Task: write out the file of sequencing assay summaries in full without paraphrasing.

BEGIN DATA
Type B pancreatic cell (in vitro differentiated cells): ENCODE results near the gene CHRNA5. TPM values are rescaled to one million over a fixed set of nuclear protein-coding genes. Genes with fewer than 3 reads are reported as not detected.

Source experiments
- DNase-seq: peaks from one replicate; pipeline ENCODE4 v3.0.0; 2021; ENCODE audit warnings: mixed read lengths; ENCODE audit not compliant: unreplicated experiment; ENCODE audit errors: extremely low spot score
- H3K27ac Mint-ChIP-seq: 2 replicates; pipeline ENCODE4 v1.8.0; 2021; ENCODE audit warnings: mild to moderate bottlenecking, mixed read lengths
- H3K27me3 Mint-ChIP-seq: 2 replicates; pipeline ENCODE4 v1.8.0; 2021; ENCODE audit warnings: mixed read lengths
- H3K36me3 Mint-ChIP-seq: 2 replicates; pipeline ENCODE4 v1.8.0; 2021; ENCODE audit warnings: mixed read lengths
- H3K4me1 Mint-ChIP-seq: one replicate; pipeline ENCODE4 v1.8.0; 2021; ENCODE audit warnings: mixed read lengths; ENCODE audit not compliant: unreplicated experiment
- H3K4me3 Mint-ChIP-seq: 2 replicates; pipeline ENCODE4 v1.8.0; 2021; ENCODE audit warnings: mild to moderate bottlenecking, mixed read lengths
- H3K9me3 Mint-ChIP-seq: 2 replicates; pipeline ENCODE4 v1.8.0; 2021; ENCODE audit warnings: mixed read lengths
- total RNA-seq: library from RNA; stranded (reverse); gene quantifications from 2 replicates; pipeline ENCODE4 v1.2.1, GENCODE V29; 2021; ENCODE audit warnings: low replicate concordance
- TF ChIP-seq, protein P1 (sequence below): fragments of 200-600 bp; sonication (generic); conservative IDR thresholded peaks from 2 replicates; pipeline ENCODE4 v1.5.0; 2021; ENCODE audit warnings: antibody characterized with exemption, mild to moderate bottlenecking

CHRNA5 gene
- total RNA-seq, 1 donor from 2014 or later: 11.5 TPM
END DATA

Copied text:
Type B pancreatic cell (in vitro differentiated cells): ENCODE results near the gene CHRNA5. TPM values are rescaled to one million over a fixed set of nuclear protein-coding genes. Genes with fewer than 3 reads are reported as not detected.

Source experiments
- DNase-seq: peaks from one replicate; pipeline ENCODE4 v3.0.0; 2021; ENCODE audit warnings: mixed read lengths; ENCODE audit not compliant: unreplicated experiment; ENCODE audit errors: extremely low spot score
- H3K27ac Mint-ChIP-seq: 2 replicates; pipeline ENCODE4 v1.8.0; 2021; ENCODE audit warnings: mild to moderate bottlenecking, mixed read lengths
- H3K27me3 Mint-ChIP-seq: 2 replicates; pipeline ENCODE4 v1.8.0; 2021; ENCODE audit warnings: mixed read lengths
- H3K36me3 Mint-ChIP-seq: 2 replicates; pipeline ENCODE4 v1.8.0; 2021; ENCODE audit warnings: mixed read lengths
- H3K4me1 Mint-ChIP-seq: one replicate; pipeline ENCODE4 v1.8.0; 2021; ENCODE audit warnings: mixed read lengths; ENCODE audit not compliant: unreplicated experiment
- H3K4me3 Mint-ChIP-seq: 2 replicates; pipeline ENCODE4 v1.8.0; 2021; ENCODE audit warnings: mild to moderate bottlenecking, mixed read lengths
- H3K9me3 Mint-ChIP-seq: 2 replicates; pipeline ENCODE4 v1.8.0; 2021; ENCODE audit warnings: mixed read lengths
- total RNA-seq: library from RNA; stranded (reverse); gene quantifications from 2 replicates; pipeline ENCODE4 v1.2.1, GENCODE V29; 2021; ENCODE audit warnings: low replicate concordance
- TF ChIP-seq, protein P1 (sequence below): fragments of 200-600 bp; sonication (generic); conservative IDR thresholded peaks from 2 replicates; pipeline ENCODE4 v1.5.0; 2021; ENCODE audit warnings: antibody characterized with exemption, mild to moderate bottlenecking

CHRNA5 gene
- total RNA-seq, 1 donor from 2014 or later: 11.5 TPM